Summary

First Field Dressing associated with Norman Henry James, a Flight Lieutenant with the Royal Australian Air Force during World War II, service no. A419592

Part of a large trunk full of items relating to Norman's military service.

Norman Henry James joined the Royal Australian Air Force (RAAF) in September 1942 and became an air crew member. In January 1943 he was sent to Canada under the Empire Air Training Scheme (EATS) - also known as the British Commonwealth Air Training Plan. Under the EATS he was stationed in both Alberta and Saskatchewan (which both border Montana). He was later assigned to the Royal Air Force (RAF, Great Britain) and was last stationed at an air base in Ballykelly, Ireland. Following the war he closed the contents in his trunk and hid it under his house, where it remained unopened for the rest of his life. It is an extraordinary insight into the experience of a member of a World War II air crew. His wife, Mrs Mary James, is the donor.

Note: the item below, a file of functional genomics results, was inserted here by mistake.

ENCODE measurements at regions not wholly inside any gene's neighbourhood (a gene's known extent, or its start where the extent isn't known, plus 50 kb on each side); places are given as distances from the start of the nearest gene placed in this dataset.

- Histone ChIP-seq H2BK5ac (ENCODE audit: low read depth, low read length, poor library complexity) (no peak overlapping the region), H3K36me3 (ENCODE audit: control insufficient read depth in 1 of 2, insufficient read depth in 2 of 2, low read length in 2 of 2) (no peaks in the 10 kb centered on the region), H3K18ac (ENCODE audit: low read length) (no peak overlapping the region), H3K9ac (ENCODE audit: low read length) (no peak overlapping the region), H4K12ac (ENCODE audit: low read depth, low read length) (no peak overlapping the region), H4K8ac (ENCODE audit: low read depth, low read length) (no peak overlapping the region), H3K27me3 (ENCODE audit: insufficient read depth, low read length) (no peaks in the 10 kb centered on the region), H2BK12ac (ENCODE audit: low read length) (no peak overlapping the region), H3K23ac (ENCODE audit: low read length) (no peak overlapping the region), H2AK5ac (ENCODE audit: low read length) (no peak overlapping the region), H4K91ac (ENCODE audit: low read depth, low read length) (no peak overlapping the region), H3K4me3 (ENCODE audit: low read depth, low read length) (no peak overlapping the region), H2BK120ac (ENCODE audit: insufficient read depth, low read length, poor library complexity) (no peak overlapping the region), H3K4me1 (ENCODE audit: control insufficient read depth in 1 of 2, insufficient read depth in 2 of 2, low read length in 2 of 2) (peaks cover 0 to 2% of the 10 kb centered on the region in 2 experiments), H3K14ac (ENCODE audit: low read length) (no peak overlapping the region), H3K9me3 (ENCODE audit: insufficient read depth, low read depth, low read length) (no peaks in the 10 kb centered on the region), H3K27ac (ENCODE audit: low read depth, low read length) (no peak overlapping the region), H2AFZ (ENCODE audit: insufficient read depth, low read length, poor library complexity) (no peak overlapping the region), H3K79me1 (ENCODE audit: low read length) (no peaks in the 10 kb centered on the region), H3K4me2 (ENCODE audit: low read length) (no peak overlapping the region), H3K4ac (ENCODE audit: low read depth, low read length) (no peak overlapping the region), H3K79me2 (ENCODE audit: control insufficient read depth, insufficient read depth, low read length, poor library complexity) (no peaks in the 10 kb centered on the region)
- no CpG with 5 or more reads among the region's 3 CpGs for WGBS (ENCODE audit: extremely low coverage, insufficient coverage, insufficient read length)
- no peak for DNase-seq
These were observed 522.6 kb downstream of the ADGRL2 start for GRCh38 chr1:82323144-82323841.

This kit contained two waterproof bandages to dress wounds sustained 'in the field' (i.e. during battle). Air crews were also issued with kits specifically designed for the treatment of burns (see HT 33925).

According to an inscription on the front, this kit was made by Johnson & Johnson Pty Ltd of Sydney in October 1942. Johnson & Johnson Pty. Ltd. is a health care company that was founded by three brothers in 1886. The company first came to Australia in 1906 and continue to produce medical supplies across the country.

Physical Description

Unopened square package covered in khaki containing two bandages. The front of the package identifies it as a 'First Field Dressing' along with a list of contents and instructions for use. The package has been sealed by a single stitch on one side.

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